Your readers may be interested to learn a little of the history of the Lloyds T.S.B. branch at 133, High Street, Rushden, whose property was bought at auction in July 2005 by a local company.

The story starts with an Indenture made on the 28th July 1890, when William Hirst Simpson, a Solicitor from Higham Ferrers, paid only One Pound, fifteen shillings to the "Queens Most Excellent Majesty" (via the Receiver General of the Revenues of the Duchy of Lancaster) for 868 square yards of Messuage and garden, copyhold of the Manor of Rushden, the land being what was then Punn's Lane and High Street.

On 20th August 1890, Mr. Simpson conveyed this land to the Capital and Counties Banking Company for Eight Hundred and Forty Pounds.

Both the July and August Conveyances reserved to "Her Majesty" and her successors all mines and minerals in or under the premises and the right to search for and take away any such mineral materials.

John Cave and Sons Limited (Boot and Shoe Manufacturers) took a mortgage from Capital and Counties in 1907. Part of the security for the mortgage was the 290 square yards that is now the bank's car park. In January 1949 the mortgage having been redeemed, John Cave gifted the land to Lloyds Bank.

The Solicitors who drew up the Deed of Gift were Simpson and Mason and Wilson and Wilson. (The Simpson being almost certainly the same family as the original owner). On the Deed of Gift, Puns Lane is shown on the plan, though it has lost both its apostrophe and an "n".

Four years later in a planning permission of October 1953, Puns Lane had become Duck Street; it would be interesting to learn why and at whose instigation the name was changed.

Above the bank, there are two storeys of residential accommodation, with access from the rear, and at one time the Bank Manager lived "over the shop". Mr Allen Goulsbra was the last manager to have lived there. (I am also told that thereafter other bank employees lived there too, as recently as two or three years ago.)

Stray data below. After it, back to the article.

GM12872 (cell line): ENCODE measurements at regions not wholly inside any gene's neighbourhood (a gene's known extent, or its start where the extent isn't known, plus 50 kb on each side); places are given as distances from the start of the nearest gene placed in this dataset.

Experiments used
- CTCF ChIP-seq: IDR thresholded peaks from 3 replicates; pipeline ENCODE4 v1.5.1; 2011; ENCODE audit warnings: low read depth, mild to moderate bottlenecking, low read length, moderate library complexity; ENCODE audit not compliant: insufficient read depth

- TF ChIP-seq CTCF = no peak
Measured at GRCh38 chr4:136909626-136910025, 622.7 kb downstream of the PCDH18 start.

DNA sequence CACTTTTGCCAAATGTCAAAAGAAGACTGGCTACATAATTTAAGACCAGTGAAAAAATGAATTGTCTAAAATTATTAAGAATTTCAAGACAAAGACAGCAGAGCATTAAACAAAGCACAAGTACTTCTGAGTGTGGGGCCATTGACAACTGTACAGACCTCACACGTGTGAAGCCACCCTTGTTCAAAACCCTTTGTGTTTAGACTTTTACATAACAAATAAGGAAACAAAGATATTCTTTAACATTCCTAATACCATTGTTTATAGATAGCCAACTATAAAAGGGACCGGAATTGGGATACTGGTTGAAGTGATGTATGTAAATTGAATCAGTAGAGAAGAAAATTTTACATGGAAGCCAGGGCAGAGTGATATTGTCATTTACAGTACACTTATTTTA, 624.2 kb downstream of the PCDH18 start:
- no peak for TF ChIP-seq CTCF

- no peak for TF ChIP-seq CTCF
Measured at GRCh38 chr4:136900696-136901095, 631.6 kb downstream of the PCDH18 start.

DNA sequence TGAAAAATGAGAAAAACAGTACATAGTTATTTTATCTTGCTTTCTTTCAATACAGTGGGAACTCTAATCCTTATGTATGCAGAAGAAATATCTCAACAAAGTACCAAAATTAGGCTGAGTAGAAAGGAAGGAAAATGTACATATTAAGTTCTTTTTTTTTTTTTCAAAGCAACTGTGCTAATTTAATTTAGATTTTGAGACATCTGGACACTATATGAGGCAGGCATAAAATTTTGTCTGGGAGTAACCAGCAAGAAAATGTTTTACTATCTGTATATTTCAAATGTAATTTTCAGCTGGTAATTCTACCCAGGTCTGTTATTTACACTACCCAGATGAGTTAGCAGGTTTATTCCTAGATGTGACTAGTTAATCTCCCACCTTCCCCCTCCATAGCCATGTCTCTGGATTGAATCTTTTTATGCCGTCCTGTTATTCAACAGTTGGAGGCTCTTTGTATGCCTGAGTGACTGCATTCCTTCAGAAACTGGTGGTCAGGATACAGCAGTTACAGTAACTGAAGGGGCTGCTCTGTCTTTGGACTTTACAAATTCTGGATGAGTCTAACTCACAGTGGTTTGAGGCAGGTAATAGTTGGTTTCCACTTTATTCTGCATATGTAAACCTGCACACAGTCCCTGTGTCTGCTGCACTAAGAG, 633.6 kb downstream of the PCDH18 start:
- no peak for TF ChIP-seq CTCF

In the last couple of years, though, the bank has badly neglected the upper parts which have been vandalised and are now boarded up. Happily though, many original features such as fireplaces remain in tact. The bank's lease expires in 2011, and it is hoped that then, if not before, the upper parts will be restored to best final use.

Roy Shultz 2006


(above) From Duck Street showing the rear of Lloyds Bank and the flat.

(right) from the flat windows along High Street towards the church.

Photographs by Derek Savory, courtesy of Roy Schultz in 2006.
(left) The Queen Victoria faces the
rubble of the demolished
Royal Theatre, cleared to make way
for Asda Store completed in 2007.


Brief History of Lloyds Bank: In 1765 a Birmingham button maker and an iron dealer, John Taylor and Sampson Lloyd, set up a private banking business in Birmingham.
Lloyds Bank moved from Birmingham
to London in 1912. 

In August 1995, Lloyds acquired the Cheltenham & Gloucester Building Society, and then in December 1995, Lloyds Bank
and TSB merged to form
Lloyds TSB.

Looking north from the flat, the Queen Victoria Hotel is the farthest
building on the right. In 2008 this has been refurbished and
converted into modern flats, whilst retaining the shell.

Photos by Jim Hollis in 2008
The old TSB bank was taken over by Lloyds but both branches remain (for the time being) in Rushden.

In 2013 a separation of Lloyds and TSB:
Above now Lloyds, and right is now TSB

2008 called Lloyd's TSB at 133, and
a hairdressers' salon at 135 High Street